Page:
Director Chelsea Burke kept the thirteen talented women busy moving the story along with only a few of the actors being difficult to hear. Allison Paige Gilman shone as the small but mighty Tranio, her sense of comedic timing impressive, her face wildly expressive and her physicality fun to watch. Desiree Dabney turned the Hortensio role into something special with her asides and noises of upset and displeasure. Easily one of the best at nailing the Bard's cadences and projecting her voice to the fainting seats was Meg Carnahan as Biondello.

But truly, everyone shone (and not just from perspiration) and you could tell how much fun they were having with this all-female cast doing such a dated, chauvinistic play. Besides, I always tell myself that while Katarina appears to have been subdued, when they're alone she calls all the shots and Petruchio does her bidding willingly.

But that's just my take so I can enjoy it without feminist guilt.

Because of the delay - where's a fainting couch when you need one? - by the time we left Agecroft, it was time to head directly to the Basement for the piano bar known as the Ghost Light afterparty, which was in full swing when we walked in.

There were cast members from "Dance Nation" already with beverages in hand and soon some of the "Taming" cast showed up, along with theater types and lovers from all over town.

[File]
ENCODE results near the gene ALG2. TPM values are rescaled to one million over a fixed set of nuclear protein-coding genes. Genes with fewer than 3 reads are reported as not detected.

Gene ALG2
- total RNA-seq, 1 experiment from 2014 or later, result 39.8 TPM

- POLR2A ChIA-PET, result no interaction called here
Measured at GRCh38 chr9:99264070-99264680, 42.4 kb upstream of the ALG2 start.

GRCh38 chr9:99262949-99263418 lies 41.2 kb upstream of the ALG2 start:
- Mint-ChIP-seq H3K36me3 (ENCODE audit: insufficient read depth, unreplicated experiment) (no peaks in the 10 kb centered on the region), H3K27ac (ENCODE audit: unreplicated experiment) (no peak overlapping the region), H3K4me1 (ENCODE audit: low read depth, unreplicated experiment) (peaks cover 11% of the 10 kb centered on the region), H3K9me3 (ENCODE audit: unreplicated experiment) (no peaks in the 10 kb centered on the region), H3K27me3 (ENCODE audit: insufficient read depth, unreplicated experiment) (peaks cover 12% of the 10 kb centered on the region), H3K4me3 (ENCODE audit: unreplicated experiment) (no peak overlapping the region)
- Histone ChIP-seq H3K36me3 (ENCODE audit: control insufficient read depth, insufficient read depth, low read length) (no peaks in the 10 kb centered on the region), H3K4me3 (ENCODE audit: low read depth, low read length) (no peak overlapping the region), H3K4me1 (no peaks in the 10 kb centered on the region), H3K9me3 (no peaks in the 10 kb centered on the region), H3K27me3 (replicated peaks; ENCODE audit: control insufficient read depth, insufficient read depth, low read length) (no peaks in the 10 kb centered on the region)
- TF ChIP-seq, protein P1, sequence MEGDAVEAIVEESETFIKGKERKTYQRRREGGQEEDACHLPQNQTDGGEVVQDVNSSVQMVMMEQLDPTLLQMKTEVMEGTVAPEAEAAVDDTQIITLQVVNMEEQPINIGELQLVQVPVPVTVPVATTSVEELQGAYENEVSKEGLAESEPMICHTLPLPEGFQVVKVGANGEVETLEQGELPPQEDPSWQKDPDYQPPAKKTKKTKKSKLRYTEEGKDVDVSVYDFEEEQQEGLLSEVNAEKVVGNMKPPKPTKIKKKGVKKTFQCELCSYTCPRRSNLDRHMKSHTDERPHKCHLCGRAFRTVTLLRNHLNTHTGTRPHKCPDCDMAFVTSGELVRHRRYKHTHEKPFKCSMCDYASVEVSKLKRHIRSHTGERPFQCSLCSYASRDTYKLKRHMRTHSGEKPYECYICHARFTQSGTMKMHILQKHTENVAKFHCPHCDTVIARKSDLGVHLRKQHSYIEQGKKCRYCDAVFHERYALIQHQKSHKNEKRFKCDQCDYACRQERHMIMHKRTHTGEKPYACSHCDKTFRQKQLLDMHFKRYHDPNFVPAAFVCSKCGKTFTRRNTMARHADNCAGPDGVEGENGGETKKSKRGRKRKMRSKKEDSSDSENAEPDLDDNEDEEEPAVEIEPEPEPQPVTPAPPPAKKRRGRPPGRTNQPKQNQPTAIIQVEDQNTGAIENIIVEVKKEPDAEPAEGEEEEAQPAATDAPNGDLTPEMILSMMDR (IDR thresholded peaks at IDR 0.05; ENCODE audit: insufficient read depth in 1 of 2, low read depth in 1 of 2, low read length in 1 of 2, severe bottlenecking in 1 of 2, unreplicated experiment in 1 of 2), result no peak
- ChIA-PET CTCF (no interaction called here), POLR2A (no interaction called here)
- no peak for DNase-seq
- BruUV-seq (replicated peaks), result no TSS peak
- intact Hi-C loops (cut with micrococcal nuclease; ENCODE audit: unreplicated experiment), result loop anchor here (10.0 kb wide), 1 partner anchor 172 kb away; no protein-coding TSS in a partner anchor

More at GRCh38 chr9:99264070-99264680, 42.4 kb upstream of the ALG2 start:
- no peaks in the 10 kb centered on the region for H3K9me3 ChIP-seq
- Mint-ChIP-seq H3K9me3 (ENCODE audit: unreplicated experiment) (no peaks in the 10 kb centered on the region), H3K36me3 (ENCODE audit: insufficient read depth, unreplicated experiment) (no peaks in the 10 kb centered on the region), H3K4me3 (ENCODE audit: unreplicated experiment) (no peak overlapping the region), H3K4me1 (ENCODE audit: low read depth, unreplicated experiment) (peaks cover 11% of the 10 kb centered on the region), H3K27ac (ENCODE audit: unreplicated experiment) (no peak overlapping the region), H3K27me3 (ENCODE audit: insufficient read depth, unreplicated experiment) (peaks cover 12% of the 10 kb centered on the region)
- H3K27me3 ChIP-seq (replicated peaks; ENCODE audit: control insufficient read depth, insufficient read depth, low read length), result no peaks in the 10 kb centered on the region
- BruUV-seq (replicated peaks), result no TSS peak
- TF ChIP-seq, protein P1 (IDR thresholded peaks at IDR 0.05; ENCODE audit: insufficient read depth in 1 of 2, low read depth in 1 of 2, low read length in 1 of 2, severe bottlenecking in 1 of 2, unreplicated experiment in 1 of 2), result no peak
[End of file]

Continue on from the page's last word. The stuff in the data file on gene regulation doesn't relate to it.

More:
As host Matt (also part of that 2013 cast on my fan from Sycamore Rouge) proclaimed in between songs, "Through musical theater, we can do all things!" Evenings like this are proof of that, no?

We found room to stand at a table near the back with a great view and fine acoustics for songs sung by anyone who cared to get up there. Song choices always vary widely and yet still hue to millennial favorites with a surprise or two thrown in, a fact I know from all my years attending these after parties.

There's "Seasons of Love" from "Rent, a perennial singalong favorite with this crowd, but also "A Whole New World" because of the crowd's childhood nostalgia. A song from "The Fantasticks" because it's currently in production at the Cultural Arts Center at Glen Allen. Tonight we got a couple of unlikely choices: Radiohead's "Creep" and Elvis' "Blue Christmas."

When Foto Boy wondered aloud about the odder selections, I explained that there's no rhyme or reason to what you hear at Ghost Light. You come for the buzzy vibe, fabulous voices and to see what craziness might happen over the course of the evening.

Why, indeed. As the Bard so wisely put it, "Sit by my side and let the world slip; we shall never be younger." It's really that simple.

Truth be told, after a night at Agecroft, the air conditioning doesn't hurt either.